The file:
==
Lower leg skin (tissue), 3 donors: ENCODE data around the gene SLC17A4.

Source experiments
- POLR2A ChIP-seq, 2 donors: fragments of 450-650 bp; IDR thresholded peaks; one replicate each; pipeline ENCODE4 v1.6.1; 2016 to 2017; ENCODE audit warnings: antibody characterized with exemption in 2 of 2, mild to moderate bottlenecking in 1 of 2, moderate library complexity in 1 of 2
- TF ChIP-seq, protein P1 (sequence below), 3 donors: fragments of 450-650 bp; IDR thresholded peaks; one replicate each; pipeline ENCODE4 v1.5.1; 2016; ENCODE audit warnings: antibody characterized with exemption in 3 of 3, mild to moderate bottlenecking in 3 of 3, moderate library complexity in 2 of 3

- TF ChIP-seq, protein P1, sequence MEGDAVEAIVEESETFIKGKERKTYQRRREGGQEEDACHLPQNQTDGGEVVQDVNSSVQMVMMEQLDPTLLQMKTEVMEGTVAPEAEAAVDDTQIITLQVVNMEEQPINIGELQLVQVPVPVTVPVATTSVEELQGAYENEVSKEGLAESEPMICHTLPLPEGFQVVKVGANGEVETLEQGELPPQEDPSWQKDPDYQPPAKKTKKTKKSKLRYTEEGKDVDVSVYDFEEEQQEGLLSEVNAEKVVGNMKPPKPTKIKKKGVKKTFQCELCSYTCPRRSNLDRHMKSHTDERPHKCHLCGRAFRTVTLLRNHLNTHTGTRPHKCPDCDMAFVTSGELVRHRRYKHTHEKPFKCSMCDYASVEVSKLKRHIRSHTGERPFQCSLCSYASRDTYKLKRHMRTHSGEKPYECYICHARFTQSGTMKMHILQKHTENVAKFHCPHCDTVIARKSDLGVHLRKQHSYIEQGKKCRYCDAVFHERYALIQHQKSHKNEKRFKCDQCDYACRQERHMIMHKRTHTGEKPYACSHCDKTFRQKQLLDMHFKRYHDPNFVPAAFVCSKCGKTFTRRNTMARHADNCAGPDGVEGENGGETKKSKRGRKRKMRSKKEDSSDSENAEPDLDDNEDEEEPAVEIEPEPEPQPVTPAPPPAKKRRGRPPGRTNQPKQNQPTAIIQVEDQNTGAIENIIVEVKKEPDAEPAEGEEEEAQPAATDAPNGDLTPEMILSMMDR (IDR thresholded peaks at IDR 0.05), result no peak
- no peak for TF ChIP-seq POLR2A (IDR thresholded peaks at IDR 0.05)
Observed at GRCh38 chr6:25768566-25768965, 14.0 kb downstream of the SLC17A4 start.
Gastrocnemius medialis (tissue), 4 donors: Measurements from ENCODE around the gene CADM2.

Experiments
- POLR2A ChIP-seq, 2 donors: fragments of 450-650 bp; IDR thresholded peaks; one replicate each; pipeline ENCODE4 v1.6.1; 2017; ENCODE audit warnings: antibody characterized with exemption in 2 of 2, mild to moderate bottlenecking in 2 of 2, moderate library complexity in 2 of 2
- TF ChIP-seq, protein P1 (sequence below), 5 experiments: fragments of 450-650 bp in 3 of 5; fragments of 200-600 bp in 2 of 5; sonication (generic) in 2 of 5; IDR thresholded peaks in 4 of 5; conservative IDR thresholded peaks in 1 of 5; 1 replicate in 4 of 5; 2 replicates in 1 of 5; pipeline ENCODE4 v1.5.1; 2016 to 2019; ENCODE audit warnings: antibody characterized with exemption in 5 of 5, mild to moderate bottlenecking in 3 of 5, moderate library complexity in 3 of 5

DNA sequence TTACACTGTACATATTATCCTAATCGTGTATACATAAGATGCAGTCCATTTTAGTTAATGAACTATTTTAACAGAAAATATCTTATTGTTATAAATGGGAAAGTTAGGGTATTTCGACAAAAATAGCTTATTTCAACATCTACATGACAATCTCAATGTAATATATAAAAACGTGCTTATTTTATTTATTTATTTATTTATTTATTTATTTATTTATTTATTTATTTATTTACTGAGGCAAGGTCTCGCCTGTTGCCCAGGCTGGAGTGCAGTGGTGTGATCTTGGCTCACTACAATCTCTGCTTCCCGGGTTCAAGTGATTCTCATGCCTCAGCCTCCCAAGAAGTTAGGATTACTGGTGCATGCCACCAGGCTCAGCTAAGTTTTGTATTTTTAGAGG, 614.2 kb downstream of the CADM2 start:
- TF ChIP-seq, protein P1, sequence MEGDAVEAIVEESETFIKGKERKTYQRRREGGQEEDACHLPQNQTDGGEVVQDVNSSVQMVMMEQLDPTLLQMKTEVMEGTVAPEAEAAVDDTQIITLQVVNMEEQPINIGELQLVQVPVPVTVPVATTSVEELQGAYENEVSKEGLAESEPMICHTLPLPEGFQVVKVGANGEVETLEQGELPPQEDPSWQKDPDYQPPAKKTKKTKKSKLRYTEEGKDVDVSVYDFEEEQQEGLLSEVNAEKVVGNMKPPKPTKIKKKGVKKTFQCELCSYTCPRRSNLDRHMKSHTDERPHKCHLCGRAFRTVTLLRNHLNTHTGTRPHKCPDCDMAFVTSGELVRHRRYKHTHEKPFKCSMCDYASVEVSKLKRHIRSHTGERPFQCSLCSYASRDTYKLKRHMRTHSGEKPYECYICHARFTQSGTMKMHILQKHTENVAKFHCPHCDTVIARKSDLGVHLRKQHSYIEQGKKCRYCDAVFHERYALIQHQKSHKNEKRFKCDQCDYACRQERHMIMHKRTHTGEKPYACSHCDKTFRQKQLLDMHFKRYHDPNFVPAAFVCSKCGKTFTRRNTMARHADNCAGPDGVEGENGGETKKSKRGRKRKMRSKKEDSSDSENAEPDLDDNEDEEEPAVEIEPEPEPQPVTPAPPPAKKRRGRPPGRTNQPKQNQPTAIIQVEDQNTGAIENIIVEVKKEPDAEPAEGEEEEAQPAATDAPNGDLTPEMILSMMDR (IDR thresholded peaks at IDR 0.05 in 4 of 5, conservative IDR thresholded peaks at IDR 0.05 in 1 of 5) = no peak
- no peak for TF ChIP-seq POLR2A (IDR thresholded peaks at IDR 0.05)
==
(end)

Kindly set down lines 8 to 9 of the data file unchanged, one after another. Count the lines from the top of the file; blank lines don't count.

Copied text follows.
Gastrocnemius medialis (tissue), 4 donors: Measurements from ENCODE around the gene CADM2.

Experiments